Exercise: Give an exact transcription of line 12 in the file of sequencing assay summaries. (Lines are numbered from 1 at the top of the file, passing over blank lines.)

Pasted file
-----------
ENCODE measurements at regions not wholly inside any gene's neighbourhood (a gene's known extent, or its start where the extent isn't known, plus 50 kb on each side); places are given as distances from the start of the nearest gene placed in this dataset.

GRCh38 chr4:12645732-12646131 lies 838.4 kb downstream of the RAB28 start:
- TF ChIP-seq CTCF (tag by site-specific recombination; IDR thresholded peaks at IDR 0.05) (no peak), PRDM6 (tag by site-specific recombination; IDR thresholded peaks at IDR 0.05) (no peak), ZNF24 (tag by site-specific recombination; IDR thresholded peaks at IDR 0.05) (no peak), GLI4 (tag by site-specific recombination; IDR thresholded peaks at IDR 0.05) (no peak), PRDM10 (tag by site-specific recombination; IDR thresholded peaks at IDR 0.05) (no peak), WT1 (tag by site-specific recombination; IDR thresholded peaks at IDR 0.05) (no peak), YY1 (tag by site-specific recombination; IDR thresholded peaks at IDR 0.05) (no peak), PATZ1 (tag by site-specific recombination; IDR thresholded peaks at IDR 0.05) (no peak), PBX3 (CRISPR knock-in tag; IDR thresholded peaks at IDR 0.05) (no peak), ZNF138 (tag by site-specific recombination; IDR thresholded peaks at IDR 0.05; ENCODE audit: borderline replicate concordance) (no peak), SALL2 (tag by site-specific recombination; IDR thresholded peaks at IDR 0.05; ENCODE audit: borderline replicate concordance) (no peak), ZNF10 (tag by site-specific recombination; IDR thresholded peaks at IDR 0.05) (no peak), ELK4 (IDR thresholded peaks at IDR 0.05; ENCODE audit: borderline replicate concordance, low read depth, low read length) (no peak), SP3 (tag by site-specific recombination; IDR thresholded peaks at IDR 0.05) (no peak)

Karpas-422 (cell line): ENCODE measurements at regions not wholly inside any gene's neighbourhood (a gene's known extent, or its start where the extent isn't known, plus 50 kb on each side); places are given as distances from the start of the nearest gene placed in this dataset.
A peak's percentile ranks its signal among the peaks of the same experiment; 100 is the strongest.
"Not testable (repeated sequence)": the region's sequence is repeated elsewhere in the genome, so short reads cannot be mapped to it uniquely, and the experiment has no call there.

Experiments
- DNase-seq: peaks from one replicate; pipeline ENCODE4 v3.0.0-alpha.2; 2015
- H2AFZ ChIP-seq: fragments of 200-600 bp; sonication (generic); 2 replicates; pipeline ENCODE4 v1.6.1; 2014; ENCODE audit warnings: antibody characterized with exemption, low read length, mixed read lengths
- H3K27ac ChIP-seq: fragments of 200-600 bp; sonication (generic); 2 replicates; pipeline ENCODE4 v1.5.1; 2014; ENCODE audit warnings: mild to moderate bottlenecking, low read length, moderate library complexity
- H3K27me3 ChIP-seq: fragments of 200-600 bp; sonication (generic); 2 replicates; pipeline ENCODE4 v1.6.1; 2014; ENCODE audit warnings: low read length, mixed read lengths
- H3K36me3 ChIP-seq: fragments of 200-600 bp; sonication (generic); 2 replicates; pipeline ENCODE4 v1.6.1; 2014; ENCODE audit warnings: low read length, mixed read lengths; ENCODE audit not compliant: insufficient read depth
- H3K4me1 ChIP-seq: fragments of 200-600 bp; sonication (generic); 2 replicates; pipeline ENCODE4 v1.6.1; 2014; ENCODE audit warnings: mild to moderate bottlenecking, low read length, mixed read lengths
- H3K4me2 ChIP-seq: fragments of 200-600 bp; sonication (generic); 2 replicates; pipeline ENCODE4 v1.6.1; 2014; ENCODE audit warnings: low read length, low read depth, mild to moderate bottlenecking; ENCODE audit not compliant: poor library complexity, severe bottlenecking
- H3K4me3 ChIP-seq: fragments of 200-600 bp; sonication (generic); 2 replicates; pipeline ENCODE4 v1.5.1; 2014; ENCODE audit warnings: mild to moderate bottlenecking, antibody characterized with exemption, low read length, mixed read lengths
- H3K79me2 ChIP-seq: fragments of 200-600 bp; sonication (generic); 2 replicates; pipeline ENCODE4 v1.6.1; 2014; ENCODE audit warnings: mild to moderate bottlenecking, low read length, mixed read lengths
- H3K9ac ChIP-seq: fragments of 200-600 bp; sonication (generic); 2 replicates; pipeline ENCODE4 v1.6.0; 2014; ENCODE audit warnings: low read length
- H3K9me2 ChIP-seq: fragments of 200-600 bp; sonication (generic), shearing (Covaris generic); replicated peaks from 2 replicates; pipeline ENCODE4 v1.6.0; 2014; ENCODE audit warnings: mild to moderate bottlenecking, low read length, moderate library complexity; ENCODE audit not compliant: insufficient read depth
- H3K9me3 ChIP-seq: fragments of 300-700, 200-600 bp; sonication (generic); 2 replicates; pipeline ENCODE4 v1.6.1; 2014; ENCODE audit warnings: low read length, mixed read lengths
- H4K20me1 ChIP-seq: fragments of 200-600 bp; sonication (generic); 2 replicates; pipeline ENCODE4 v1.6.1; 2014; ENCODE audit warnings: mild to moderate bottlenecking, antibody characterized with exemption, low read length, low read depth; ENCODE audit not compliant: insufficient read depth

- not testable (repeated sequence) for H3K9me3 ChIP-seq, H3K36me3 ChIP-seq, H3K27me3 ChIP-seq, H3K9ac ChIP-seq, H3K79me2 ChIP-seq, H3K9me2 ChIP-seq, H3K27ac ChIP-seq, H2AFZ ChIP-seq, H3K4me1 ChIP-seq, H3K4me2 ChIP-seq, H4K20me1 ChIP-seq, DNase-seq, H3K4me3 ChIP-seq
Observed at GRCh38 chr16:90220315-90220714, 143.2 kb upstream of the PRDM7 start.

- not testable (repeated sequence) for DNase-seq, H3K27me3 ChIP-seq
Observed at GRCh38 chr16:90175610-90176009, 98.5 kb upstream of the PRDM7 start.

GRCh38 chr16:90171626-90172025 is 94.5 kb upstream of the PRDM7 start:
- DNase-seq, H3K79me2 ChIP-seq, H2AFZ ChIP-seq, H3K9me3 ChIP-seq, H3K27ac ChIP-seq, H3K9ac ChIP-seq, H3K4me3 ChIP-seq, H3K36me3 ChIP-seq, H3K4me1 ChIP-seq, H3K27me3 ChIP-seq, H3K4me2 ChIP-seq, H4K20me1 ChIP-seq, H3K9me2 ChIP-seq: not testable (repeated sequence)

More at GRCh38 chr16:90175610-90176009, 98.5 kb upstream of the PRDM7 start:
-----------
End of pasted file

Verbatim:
- H3K36me3 ChIP-seq: fragments of 200-600 bp; sonication (generic); 2 replicates; pipeline ENCODE4 v1.6.1; 2014; ENCODE audit warnings: low read length, mixed read lengths; ENCODE audit not compliant: insufficient read depth